"Deer don't need much salt," the researcher explains. "But that's what the main ingredient in many mineral supplements, because it's cheap. Get one that has no more than 30 percent salt, and look for a 1:1 or 1:2 calcium-to-phosphorus ratio.
"Don't provide deer minerals in block form," Dr. Kroll adds. "A deer's mouth isn't made for gnawing on a block. Granular is much better. I put it in a galvanized trough, not on the ground, to minimize chances of disease transmission. The trough should occasionally be cleaned with bleach and water."
Finally, if you want to plant conifers to provide deer on your land with more escape and thermal cover, spring is the time to get those trees into the ground.
During the summer, it's easy to be distracted by a host of leisure activities far from the deer woods. But don't lose sight of the fact that this is perhaps the most stressful time of the year for your whitetails. In this part of the world, summer is harder on them than most winters are. Fortunately, you can reduce that stress.
One management priority all too frequently overlooked is ensuring there's enough surface water on your hunting land. Although whitetails can satisfy much of their need for hydration through eating lush forage, they also need to drink water every day if possible. (A half-gallon or so is the average intake.) If you don't have water on your land at a given time of year, deer might move off to a neighboring tract to find it.
"Deer are like cattle, in that they'll use a piece of land based on the availability of water," Dr. Kroll says. "Try to have at least one year-round water source for every 100 acres. In drier places, I've seen people do innovative things to provide water, including buying poly troughs and filling them with water from portable tanks. If you have a little poly trough and float valve, you might have $250 tied up in the whole thing."
Naturally, in winter one of the main problems in providing surface water is keeping it in liquid form. Some livestock-watering systems have heated elements to keep standing water open for animals to drink. Of course, that requires a power source.
By late summer, have your soil tested for cool-season food plots, so that if any liming is needed, it can be incorporated into the soil well ahead of fall planting.
With the days growing shorter, a deer hunter's thoughts naturally turn toward hunting. But this is also a key season for habitat management.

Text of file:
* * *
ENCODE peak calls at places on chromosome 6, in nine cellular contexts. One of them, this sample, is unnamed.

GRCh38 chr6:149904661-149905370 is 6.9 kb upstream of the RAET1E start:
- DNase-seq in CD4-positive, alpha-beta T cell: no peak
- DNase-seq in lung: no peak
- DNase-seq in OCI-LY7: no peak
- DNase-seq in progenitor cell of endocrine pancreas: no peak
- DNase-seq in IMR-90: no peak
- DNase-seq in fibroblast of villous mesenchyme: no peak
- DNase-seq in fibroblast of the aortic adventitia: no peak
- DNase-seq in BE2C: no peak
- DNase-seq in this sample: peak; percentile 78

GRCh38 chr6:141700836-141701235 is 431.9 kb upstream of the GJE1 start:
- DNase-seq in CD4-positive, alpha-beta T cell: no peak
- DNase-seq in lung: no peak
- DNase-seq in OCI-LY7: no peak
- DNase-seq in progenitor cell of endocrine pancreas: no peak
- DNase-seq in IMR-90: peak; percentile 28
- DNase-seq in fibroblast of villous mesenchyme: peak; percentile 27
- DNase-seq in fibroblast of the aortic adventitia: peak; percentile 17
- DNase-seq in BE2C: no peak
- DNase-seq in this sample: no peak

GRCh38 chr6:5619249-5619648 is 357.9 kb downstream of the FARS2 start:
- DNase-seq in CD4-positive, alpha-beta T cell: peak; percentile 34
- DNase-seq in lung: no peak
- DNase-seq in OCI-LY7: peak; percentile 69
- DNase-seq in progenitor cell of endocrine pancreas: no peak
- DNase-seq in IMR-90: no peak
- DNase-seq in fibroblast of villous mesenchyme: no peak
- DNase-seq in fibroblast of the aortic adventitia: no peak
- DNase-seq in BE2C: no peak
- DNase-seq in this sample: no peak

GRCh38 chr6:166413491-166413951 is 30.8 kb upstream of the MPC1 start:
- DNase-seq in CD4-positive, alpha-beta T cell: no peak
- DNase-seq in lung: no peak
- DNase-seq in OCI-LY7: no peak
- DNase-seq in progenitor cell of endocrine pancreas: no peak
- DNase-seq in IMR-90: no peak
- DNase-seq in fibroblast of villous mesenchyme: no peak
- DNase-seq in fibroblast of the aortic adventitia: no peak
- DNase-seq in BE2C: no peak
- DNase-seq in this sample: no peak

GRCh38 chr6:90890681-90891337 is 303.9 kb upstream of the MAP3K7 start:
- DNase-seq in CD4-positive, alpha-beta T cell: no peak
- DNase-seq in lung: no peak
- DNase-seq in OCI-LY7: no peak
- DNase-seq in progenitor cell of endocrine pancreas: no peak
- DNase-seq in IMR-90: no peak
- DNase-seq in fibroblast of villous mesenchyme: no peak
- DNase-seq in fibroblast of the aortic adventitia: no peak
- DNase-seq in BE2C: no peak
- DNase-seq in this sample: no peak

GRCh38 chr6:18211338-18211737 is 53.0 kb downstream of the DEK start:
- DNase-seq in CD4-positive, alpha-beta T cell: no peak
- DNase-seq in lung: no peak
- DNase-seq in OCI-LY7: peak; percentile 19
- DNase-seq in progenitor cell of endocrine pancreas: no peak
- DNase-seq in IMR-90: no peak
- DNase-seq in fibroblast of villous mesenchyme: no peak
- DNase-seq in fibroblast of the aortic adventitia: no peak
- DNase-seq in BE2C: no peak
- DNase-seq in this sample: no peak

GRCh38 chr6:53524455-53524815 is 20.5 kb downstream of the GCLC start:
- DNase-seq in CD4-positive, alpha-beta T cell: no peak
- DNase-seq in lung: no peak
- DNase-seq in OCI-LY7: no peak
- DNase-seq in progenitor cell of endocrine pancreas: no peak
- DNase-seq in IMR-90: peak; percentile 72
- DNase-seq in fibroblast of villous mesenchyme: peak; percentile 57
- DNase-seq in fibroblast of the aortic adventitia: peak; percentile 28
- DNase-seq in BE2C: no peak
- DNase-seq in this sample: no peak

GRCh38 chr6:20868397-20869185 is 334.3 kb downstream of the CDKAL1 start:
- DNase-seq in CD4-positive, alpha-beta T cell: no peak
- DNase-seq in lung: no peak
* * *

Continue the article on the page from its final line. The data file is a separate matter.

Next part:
In this part of the deer world, one common autumn error committed by hunters and landowners is improper timing of planting food plots.
"Most locations need to be planted in mid- to late August," Dr. Kroll says. "That's early enough. Monitor the rain on your property. When you get 1-2 inches of rain, then plant."
If you're worried this could force you to wait too long to get the plot up and running, Dr. Kroll has some reassuring words. "Cereal grains planted in the fall need only 30 days or so of good growing conditions before dormancy sets in," he explains. "As long as you plant in time to get that, you should have enough of a crop for your deer."
While most hunters' autumn efforts with trail cameras are geared toward patterning a buck to hunt, the biologist reminds that valuable herd data also can be obtained from them, both in the fall and on through the winter.
"There are deer you'll have on your land all summer and on into September and October, and then they'll disappear," Dr. Kroll says. "Meanwhile, others show up for the first time. If you can afford to have enough cameras out there, put them out in a grid pattern to see how deer patterns are shifting around during hunting season and the post-season."
This is hardly a comprehensive list of ways to spend your non-hunting free time between now and the end of 2011. Nor is there space here to get into every detail of every management activity. But perhaps Dr. Kroll's advice will give you some ideas for improving your herd and hunting prospects and will help you have more fun along the way. After all, isn't that really why we're out there?